As can be observed from FIG. 3, the preconditioning of the CLK terminal M5 causes the CLKEFF signal to range from 0V to 3.3V to 6.6V. As described above, the tolerance management circuitry associated with memory controller operates to avoid overvoltages which substantially exceed 3.3V. So, considering for example the time interval from T1 to T2, even though the CLK signal is high, the preconditioning of the CLK terminal causes CLKEFF to be even higher, such that internally to memory controller, the clocking signal becomes a logical low signal ("0"). That is, the clock signal internal to memory controller 30 is desynchronized from the externally-applied clocking signal and hence from other associated command, address, and data signals applied to device 20. Thus, while AUTH is asserted to precondition the CLK terminal M5 of interface 22, the normal application of command, address, data, and clocking signals to device 20 will not result in proper operation of device 20.
 In fact, it has been shown that as a result of the desynchronization of the clock signal internally to memory controller 24, one or more repeated unauthorized attempts to access memory array 28 (i.e., attempts to operate device 20 while AUTH is asserted) can actually lead to corruption of information stored in array 28. This can result, for example, if, due to the desynchronization of the internal clocking signal, a READ command is incorrectly decoded by memory controller as a WRITE command. Further address information applied to the device 20 will be incorrectly decoded so long as the internal clocking signal in memory controller 24 is desynchronized.
 In the event that a host device fails to respond to an authorization challenge with the correct authorization codes or other responses, any of several results can ensue. First, processor 30 can simply continue to assert the AUTH preconditioning signal, thereby effectively disabling memory controller 24 from properly decoding addresses, commands, and data. As noted above, with every repeated attempt at unauthorized access to device 20, there is increased likelihood, at some point being nearly a certainty, that information stored in array 28 will be corrupted, even further ensuring that unauthorized access to the stored information will not occur.
 Alternatively, or in addition, processor 30 can respond to authorization failures to purposely erase or over-write some or all information stored in memory array 28. This is possible since processor 30 shares the same interface 22 to the memory controller that a host device has. For very highly sensitive information stored in array 28, this would essentially guarantee that access to memory 28 is not granted to an unauthorized user/host device.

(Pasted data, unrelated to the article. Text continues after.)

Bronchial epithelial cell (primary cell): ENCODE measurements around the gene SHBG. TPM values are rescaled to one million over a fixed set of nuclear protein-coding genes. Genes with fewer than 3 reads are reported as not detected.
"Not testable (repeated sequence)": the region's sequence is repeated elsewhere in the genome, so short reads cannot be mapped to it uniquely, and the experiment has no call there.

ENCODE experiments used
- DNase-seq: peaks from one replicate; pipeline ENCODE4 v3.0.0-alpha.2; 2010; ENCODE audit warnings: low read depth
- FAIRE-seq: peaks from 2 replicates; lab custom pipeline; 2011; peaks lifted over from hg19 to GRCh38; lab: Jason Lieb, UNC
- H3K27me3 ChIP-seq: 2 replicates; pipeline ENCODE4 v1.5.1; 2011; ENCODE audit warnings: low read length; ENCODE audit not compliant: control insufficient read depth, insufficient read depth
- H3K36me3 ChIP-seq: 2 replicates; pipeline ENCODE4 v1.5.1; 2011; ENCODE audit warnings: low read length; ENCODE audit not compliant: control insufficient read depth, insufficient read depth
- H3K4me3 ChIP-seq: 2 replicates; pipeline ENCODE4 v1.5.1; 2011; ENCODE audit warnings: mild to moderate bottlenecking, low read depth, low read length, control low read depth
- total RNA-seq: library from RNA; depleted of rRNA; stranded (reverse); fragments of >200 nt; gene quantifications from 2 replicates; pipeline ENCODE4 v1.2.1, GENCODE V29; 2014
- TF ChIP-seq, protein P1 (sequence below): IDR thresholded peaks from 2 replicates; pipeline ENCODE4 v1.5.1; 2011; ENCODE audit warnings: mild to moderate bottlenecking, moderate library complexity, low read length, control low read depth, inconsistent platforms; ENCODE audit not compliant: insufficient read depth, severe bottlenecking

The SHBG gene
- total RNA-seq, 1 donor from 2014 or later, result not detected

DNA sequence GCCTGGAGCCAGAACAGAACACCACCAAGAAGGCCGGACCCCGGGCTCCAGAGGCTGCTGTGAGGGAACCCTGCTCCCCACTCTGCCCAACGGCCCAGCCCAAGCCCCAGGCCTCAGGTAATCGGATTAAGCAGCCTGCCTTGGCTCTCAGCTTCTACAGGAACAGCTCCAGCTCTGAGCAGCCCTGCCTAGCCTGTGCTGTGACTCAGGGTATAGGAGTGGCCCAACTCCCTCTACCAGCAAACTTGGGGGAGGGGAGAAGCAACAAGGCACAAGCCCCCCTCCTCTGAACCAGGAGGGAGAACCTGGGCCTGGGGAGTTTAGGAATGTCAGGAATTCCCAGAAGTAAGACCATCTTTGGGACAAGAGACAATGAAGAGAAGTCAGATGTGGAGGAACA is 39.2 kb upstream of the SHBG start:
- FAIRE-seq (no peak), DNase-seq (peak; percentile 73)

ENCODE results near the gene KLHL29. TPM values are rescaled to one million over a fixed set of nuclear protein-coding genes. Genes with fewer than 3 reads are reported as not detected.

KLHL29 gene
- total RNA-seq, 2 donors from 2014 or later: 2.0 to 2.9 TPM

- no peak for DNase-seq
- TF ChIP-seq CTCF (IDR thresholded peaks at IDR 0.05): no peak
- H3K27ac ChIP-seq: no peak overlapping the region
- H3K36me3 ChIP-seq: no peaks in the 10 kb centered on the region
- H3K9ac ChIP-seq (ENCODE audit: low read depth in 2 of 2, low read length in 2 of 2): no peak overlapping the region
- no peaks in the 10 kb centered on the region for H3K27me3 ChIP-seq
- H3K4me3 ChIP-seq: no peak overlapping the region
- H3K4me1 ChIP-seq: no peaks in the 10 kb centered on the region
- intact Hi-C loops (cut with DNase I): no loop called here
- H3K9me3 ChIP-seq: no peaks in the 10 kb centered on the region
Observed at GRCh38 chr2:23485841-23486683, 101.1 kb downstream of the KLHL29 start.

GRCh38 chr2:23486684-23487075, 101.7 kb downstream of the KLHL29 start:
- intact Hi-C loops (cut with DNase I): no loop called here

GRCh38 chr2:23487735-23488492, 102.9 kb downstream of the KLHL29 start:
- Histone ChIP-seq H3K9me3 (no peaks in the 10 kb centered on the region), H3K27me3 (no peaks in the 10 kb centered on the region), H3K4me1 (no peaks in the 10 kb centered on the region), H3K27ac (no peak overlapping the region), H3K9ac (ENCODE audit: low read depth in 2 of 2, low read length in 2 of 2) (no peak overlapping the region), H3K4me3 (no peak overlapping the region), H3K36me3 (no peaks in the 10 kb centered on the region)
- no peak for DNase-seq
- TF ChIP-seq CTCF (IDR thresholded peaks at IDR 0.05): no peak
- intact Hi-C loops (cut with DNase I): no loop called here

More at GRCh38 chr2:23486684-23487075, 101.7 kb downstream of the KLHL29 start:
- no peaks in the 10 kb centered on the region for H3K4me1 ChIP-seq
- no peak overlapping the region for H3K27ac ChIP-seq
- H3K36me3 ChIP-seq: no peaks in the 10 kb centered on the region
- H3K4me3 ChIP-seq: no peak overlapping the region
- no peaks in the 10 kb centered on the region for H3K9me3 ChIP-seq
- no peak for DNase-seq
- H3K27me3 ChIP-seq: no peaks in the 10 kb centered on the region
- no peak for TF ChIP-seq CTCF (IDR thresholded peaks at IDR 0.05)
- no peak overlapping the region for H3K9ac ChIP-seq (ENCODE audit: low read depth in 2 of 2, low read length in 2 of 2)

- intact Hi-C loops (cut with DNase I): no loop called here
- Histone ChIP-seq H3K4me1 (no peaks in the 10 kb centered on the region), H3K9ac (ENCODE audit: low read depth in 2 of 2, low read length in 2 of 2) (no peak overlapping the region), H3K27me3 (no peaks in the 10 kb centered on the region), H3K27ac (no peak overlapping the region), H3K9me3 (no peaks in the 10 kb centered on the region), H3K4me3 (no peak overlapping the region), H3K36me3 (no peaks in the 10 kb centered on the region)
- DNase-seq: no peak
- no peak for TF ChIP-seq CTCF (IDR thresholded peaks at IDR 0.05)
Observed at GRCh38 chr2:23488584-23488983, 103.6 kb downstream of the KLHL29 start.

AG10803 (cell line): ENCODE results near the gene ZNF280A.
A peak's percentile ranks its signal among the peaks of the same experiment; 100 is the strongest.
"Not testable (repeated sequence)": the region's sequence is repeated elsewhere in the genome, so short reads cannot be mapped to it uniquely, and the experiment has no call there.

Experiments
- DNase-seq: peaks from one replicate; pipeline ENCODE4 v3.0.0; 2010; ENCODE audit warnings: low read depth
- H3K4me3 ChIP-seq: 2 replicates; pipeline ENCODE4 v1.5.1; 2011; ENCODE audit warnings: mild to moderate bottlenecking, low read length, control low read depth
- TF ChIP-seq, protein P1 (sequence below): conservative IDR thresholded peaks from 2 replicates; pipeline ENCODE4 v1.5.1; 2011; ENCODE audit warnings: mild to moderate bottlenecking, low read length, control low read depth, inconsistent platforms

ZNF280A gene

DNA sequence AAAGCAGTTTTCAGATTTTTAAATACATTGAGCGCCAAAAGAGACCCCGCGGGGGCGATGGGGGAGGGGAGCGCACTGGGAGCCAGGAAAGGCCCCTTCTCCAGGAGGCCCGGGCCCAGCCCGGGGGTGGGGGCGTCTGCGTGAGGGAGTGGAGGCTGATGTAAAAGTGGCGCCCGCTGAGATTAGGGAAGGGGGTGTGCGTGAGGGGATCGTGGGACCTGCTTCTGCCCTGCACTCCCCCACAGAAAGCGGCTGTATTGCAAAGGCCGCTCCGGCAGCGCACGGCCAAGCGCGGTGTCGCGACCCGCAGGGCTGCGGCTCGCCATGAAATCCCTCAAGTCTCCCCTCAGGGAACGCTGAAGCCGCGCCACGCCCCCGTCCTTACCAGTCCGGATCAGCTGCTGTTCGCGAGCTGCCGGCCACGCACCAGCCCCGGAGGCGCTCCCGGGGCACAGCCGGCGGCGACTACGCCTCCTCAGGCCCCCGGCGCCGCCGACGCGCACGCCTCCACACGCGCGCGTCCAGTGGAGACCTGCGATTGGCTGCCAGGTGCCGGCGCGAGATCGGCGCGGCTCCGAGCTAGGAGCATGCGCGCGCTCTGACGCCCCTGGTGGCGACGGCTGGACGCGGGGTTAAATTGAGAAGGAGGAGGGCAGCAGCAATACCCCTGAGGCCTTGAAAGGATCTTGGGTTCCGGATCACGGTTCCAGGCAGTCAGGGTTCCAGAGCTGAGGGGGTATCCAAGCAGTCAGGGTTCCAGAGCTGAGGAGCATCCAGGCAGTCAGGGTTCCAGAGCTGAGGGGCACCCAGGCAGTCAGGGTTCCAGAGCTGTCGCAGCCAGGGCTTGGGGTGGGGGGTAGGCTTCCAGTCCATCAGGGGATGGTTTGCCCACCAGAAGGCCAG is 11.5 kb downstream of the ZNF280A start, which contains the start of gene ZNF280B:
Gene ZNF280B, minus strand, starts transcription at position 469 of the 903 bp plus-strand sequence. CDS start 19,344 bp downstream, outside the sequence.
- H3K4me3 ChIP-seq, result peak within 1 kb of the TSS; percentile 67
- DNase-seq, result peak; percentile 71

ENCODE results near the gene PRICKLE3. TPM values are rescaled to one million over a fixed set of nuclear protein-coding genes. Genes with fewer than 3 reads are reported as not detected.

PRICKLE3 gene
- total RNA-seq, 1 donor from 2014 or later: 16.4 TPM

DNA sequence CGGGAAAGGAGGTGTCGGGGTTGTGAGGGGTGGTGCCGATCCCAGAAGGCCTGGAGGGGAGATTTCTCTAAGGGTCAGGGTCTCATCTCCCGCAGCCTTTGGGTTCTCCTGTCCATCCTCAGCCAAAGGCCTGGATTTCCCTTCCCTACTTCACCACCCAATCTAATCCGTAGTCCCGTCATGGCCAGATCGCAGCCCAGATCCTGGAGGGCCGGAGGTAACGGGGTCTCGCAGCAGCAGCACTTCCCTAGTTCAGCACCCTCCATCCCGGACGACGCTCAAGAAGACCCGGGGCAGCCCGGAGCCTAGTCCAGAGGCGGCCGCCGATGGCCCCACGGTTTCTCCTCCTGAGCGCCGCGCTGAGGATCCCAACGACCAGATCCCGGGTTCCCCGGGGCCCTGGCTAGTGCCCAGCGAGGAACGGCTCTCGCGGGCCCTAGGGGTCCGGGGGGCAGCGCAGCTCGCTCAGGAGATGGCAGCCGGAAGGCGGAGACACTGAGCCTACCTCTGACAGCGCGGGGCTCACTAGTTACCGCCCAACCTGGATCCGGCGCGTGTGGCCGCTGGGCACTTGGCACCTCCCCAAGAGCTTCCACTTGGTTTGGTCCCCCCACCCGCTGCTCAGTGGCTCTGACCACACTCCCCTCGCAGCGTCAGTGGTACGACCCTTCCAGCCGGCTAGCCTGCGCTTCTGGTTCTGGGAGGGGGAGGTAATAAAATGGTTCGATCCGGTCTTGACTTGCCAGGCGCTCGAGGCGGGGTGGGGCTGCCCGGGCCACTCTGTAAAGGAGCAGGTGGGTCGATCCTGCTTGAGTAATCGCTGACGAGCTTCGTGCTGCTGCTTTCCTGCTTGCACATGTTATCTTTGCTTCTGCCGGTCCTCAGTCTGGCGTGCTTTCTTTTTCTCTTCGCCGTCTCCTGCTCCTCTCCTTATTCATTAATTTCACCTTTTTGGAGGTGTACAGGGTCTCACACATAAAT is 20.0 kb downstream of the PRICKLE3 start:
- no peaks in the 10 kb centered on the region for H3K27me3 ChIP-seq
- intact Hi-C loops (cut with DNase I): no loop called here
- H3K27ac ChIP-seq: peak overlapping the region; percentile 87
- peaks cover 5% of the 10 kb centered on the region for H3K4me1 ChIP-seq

Those of ordinary skill will appreciate that in its initialization/startup sequence, processor 30 can, by virtue of its connection to the host device via interface 22, issue certain commands to the host device in addition to the authorization challenge described hereinabove.
 In one embodiment, it is contemplated that memory array 28 can be used to store an operating system, and perhaps applications and data. In such an embodiment, processor 30 can issue commands to the host device which cause the host device to utilize portable memory 28 in place of, or in addition to, whatever memory resources may be native to the host device.
 In one exemplary embodiment, the host device may be a conventional personal computer, and device 20 is activated by an activation event, such as by inserting the card into a suitable slot in the host device. Upon of the activation event, processor 30, under control of program instructions stored in the processors' memory 32, can issue commands which cause the host device to boot from and utilize portable memory 28 instead of the host device's own on-board memory or disk drive. The host device processor would then initiate an operating system environment based on the operating system stored in memory 28, and even execute applications stored in memory 28, rather than applications stored on the host device's disk drive. In this way, device 20 can essentially take over control of the host device.
 In this embodiment, there is even further opportunity to ensure the security of sensitive information stored in memory 28. The operating system stored in memory 28 can be specifically implemented to render any part of memory 28 inaccessible to the host device. In the case of copyrighted information stored in memory 28, the operating system stored in memory 28 can be configured to ensure that no copying of the stored copyrighted information is copied from memory 28. The copyrighted material could still made available for viewing on the host device hardware, but the underlying content would be copy-protected, as would be apparent to those of ordinary skill having the benefit of this disclosure.
 In still another embodiment of the invention, device 20 is utilized to store digital information for a specified length of time, after which the programming of processor 30 causes the information to be automatically erased from memory 28. Throughout the authorization period, sensitive or copyrighted information in memory 28 can be protected from copying by the host computer processor, which while coupled to device 20 can remain under complete control of processor 30 and the operating system and other program stored in memory 28. This requires only that processor 30 command the host processor to utilize memory 28 in place of the host device's native resources (memory, disk drive, etc.). Assuming proper programming, by a person of ordinary skill in the art having the benefit of the present disclosure, digital information stored in memory 28 can be completely secured to any imaginable extent. This includes complete erasure/destruction of data in memory 28 automatically, upon the occurrence of various events, such as unauthorized attempts to access device 20.